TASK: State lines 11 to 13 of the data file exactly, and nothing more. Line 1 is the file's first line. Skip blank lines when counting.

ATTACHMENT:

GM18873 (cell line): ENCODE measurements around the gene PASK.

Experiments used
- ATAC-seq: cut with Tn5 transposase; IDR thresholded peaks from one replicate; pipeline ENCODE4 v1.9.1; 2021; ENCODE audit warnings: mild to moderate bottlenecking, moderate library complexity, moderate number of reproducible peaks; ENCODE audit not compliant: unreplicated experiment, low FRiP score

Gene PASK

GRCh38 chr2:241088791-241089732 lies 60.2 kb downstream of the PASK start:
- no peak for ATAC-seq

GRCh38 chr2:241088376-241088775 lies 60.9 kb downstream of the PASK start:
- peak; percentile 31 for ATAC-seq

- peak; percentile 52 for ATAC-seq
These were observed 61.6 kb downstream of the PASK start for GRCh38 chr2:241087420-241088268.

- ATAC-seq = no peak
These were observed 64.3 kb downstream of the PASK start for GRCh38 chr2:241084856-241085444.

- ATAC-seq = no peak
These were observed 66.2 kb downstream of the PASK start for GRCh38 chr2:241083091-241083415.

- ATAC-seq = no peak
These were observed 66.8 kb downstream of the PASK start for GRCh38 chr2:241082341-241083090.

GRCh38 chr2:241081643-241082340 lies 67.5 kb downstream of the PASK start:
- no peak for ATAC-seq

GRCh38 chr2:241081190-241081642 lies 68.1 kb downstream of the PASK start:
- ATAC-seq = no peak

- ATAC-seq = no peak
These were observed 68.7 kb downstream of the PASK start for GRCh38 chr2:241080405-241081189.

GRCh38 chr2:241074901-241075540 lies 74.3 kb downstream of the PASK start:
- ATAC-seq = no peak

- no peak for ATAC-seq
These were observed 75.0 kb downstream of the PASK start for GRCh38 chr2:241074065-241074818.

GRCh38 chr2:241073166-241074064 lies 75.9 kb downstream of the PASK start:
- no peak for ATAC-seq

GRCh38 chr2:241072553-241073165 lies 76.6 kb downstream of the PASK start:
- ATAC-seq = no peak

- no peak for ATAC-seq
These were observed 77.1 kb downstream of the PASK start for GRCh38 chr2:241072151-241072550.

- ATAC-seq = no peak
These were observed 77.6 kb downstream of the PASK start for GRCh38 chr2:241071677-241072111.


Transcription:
- ATAC-seq = no peak
These were observed 64.3 kb downstream of the PASK start for GRCh38 chr2:241084856-241085444.

- ATAC-seq = no peak